Legalising cannabis would raise taxes worth hundreds of millions of pounds and produce large savings for the criminal justice system,
a private analysis for the Treasury has concluded.
It judged that regulating cannabis, which was used by more than two million people in the UK last year, could generate “notable tax revenue” and “lead to overall savings to public services”.
The Treasury study, seen by The Independent, was commissioned by the former Deputy Prime Minister Nick Clegg ahead of the general election to help formulate Liberal Democrat drugs policy if the party remained in office.
Following David Cameron’s general election victory, the Government has set its face against reform of Britain’s 40-year-old drugs laws and rebuffed calls for a new approach to cannabis use.
But his officials’ research underlined the appeal to the Treasury and the courts and prisons system of following the lead of several countries and US states and legalising and regulating the drug.
Norman Lamb, the Lib Dem health spokesman, said the study – believed to the first carried out by the government – added to growing evidence pointing to the need for a new approach to cannabis.
He said: “This is an important contribution to the wider debate on drugs reform and shows the UK could make savings in public spending and generate notable tax revenues from a regulated cannabis market, probably in the hundreds of millions of pounds, some of which could be spent on better education around the dangers of drugs use.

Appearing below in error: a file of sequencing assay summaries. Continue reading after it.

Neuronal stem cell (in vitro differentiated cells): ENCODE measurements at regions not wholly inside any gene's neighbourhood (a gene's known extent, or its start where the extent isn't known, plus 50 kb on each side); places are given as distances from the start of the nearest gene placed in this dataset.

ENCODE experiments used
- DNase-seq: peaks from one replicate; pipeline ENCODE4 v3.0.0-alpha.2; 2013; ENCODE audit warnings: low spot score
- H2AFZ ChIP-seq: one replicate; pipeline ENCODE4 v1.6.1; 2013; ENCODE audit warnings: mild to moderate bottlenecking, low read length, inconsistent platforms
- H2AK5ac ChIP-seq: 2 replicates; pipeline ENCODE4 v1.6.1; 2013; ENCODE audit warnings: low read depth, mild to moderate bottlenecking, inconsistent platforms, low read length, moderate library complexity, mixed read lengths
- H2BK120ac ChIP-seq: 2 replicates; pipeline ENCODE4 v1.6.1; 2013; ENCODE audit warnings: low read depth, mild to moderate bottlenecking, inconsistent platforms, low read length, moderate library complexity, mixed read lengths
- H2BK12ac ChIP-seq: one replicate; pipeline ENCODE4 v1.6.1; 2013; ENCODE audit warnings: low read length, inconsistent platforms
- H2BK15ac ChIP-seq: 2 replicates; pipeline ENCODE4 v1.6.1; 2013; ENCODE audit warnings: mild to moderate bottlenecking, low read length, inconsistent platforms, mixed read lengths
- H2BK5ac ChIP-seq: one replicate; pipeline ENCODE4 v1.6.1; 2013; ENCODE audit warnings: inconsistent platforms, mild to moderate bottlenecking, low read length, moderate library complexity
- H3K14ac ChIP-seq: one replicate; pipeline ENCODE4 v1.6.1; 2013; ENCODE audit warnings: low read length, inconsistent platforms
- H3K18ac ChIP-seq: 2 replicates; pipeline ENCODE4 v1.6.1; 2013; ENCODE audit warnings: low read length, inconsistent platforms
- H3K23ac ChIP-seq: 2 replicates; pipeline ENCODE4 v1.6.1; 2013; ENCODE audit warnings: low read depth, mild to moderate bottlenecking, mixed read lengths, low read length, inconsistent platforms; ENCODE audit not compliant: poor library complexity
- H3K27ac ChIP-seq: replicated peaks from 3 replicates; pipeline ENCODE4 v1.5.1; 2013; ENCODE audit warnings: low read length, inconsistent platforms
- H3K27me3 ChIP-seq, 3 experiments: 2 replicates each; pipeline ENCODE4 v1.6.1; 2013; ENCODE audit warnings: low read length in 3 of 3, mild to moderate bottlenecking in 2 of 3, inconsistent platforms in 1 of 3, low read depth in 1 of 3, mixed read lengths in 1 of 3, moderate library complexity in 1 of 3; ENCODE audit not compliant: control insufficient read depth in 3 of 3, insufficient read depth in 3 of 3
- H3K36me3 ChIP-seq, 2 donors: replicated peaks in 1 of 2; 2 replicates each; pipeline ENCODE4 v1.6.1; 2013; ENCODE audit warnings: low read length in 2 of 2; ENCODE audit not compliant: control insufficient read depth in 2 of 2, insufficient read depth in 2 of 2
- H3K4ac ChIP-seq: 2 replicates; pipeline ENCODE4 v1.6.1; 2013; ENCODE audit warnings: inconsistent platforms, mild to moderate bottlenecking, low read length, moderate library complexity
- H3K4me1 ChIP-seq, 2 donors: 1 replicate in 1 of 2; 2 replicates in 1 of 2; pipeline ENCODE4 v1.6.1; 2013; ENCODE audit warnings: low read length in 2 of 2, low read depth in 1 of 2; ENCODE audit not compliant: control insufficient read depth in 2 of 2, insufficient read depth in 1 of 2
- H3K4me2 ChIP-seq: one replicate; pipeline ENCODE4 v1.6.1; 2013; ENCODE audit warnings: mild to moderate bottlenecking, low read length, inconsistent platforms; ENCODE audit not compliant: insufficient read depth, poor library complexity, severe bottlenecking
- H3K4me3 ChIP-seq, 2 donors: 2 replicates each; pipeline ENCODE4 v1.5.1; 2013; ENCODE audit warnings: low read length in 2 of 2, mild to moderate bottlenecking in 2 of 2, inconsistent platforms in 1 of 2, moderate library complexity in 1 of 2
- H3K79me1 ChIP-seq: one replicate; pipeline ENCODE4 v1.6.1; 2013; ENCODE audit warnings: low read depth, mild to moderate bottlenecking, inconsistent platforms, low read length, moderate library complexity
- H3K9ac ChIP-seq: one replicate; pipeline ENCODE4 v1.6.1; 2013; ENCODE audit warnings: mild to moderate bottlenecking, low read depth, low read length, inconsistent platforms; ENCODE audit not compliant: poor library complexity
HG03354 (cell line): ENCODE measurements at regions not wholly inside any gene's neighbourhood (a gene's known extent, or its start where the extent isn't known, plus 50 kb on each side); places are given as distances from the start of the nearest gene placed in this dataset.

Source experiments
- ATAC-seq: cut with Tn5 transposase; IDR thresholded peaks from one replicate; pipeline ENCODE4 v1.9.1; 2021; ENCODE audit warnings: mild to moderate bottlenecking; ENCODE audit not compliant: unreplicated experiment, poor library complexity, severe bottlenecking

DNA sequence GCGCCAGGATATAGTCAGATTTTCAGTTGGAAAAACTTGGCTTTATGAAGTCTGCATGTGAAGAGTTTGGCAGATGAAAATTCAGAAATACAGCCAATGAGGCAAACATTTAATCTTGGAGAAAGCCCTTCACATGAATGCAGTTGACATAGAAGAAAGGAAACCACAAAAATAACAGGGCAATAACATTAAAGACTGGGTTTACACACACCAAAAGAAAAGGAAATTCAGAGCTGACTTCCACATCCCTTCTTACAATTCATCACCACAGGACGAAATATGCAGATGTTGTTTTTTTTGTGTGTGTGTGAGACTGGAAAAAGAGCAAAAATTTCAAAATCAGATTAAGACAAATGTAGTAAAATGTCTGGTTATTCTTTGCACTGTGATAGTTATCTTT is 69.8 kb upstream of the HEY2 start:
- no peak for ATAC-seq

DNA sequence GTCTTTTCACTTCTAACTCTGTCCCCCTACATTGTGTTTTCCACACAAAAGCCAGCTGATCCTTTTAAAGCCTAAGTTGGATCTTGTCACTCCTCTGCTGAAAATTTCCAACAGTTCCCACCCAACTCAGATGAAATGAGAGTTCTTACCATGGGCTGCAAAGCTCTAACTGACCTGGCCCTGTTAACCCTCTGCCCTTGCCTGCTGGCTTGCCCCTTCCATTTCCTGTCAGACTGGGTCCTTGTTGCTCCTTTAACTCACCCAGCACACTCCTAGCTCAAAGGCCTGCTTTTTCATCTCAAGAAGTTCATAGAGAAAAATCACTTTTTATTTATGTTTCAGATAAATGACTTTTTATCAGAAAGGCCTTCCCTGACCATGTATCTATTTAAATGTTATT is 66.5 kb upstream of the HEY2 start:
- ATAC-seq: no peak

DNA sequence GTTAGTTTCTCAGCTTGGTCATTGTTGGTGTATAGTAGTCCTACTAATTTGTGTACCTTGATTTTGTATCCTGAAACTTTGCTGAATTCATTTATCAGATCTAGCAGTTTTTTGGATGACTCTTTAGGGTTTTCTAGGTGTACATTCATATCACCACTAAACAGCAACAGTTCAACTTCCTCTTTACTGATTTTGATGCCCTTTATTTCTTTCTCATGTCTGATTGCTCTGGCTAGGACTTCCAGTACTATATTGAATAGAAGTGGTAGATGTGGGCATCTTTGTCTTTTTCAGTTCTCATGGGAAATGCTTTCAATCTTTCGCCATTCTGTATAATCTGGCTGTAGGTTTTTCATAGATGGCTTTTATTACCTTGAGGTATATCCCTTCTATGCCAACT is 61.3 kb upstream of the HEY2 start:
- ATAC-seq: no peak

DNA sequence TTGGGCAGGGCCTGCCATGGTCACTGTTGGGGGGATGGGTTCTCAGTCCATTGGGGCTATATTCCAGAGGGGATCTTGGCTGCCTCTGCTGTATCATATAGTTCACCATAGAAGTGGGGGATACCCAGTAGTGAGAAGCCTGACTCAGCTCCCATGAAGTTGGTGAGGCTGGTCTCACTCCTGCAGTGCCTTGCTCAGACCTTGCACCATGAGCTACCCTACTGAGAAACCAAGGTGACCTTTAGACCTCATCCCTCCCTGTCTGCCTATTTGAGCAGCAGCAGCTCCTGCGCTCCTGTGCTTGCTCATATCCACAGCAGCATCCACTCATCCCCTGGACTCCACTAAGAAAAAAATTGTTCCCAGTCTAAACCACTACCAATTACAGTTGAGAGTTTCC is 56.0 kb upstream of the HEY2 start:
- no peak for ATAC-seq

“There are successful cannabis markets emerging in different parts of the world and we should look to learn from these experiences. The burden is now with supporters of the status quo to explain why prohibition should continue in the face of the emerging evidence.”
The research drew heavily on a study by the Institute for Social and Economic Research (ISER) at the University of Essex, which calculated an annual windfall of between £500m and £800m to the Treasury if cannabis was treated in the same way as tobacco.
George Osborne’s department agreed that regulating and taxing cannabis had the potential to “generate notable tax revenue, although we expect it to generate less than the c £0.5-0.8bn pa ISER assumes”.
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